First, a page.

Seasonal Affective Disorder (SAD) is a type of depression related to the change in seasons. It often starts when the temperature dips and days get shorter, and can last until April or May.
Regional Lead for Mental Wellness and Prevention of Substance Harms at Northern Health, Stacie Weich, said they do usually see more people come by during this time citing the “winter blues”.
“With the days being shorter and the lack of sunshine, people can feel a little grumpy or irritable, don’t have as much interest in activities that they otherwise would, those kinds of things,” she explained, adding a big part of it is your daily routine.
“Making sure to sit down and think about how you’re caring for yourself and your basic needs. Things like physical activity, social connectedness, are you spiritually or culturally connected; those can have a lot of influence and impact on how we feel.”
One theory of why this happens is a lack of vitamin D, largely because of the lack of sunlight. People in countries and cities further north are more likely to be affected than those in places closer to the equator. Despite this theory, researchers are not 100% confident in what actually causes it.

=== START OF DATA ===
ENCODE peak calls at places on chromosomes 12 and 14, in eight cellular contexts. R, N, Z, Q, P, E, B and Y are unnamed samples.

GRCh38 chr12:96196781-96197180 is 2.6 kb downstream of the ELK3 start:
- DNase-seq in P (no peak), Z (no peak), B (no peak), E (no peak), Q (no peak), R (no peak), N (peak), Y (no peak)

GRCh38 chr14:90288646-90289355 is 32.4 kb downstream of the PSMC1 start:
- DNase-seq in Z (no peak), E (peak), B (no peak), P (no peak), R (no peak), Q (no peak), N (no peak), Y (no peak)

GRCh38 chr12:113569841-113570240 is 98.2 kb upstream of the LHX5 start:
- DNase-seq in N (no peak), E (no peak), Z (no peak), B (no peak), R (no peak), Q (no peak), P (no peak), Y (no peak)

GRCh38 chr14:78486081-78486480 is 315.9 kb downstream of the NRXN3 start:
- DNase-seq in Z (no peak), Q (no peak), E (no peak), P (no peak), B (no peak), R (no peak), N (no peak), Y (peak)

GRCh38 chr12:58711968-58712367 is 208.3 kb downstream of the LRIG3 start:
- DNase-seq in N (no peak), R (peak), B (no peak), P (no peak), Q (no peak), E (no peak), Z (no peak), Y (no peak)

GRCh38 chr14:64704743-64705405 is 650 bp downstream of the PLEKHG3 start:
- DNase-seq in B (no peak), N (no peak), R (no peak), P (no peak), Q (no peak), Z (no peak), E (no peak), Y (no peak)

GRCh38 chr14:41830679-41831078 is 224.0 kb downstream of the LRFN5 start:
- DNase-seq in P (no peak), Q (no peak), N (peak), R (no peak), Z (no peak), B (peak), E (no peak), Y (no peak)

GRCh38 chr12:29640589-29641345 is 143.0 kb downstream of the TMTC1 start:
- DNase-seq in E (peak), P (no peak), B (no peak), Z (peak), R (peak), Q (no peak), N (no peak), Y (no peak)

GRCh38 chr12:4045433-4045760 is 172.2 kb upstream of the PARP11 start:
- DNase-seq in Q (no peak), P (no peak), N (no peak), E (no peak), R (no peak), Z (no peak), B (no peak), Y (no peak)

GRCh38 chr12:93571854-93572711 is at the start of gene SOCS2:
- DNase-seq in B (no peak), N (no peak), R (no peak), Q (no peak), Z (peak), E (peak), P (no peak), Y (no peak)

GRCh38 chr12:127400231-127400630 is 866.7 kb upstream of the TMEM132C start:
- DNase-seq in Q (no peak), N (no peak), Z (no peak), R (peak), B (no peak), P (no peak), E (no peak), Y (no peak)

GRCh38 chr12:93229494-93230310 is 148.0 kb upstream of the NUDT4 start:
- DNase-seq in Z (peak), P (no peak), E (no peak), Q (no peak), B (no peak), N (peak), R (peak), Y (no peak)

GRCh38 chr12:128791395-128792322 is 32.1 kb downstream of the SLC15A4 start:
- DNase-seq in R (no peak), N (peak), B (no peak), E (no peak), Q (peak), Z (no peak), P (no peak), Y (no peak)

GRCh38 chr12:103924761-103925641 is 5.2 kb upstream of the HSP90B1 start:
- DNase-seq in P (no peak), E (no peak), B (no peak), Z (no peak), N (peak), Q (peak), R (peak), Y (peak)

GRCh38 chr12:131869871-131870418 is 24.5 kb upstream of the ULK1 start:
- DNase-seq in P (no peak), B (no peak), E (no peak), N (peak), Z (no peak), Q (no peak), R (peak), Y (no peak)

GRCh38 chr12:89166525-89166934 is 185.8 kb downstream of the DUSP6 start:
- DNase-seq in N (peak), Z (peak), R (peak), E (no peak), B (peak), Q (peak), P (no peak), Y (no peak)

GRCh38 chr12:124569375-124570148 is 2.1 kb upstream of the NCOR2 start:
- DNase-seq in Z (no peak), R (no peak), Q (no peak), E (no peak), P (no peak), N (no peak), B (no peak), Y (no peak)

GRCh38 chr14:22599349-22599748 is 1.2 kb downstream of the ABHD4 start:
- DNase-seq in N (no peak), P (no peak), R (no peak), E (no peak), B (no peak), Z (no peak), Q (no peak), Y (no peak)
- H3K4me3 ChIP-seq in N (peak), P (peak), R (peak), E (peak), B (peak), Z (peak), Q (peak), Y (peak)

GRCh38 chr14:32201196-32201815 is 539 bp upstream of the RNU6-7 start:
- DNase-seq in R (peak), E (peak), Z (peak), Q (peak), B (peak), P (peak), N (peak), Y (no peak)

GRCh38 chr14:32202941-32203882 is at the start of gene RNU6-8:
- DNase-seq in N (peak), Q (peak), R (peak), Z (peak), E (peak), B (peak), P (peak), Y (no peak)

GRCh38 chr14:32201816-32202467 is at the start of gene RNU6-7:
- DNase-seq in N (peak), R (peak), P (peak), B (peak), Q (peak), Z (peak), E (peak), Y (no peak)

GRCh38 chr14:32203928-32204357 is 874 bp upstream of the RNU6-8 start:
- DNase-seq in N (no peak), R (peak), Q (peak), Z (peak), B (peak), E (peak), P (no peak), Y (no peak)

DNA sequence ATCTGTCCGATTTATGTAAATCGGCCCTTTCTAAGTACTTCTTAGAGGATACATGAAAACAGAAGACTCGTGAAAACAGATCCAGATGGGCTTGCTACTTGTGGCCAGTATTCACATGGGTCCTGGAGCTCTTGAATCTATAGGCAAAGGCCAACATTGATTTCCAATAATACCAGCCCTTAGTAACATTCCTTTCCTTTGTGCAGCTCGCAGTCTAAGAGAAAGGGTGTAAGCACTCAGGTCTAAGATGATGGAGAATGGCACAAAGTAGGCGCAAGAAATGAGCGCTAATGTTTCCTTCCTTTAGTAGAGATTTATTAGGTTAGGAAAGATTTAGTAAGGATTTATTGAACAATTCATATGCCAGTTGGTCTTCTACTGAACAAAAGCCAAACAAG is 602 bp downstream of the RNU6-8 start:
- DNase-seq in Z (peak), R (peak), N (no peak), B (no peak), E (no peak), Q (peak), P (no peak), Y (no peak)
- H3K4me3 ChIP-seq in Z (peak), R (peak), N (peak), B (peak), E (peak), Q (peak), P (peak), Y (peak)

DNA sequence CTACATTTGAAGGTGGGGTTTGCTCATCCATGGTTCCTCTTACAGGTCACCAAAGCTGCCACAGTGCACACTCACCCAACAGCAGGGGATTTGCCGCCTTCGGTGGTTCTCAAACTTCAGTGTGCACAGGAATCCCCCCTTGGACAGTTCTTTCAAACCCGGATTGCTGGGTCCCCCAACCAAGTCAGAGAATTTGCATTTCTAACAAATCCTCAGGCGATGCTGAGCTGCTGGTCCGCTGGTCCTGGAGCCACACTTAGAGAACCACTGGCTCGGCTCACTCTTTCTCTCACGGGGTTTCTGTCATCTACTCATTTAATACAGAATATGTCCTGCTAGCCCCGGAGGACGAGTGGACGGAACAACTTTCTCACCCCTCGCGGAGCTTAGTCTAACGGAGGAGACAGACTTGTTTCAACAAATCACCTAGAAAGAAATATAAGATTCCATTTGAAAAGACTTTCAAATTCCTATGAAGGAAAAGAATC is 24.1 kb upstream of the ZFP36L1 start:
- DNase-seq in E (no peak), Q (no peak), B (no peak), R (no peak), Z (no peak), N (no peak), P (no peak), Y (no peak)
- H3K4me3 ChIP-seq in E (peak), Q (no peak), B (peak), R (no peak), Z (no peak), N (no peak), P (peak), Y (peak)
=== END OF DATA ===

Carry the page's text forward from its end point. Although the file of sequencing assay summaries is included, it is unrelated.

For those feeling the effects, your best option is likely the most obvious.
“The first and most important thing is to go see your doctor,” said Devon Flynn, Regional Coordinator for the Gatekeeper Program at the Canadian Mental Health Association.
“The reason we suggest that first is because there may be other causes for the symptoms so they can help weed out whether or not it may be related to other things.
“Aside from seeing your doctor, you can spend more time outdoors. Walk instead of drive if you can, be proactive if you are able to, try to eat well, and just being aware of symptoms, I think, makes a huge difference.”
Flynn noted there are ways to counter the lack of vitamin D as well. He listed light therapy, medication, and counseling for cognitive behavioral therapy.
(Files from Matt Fetinko with MyPrinceGeorgeNow)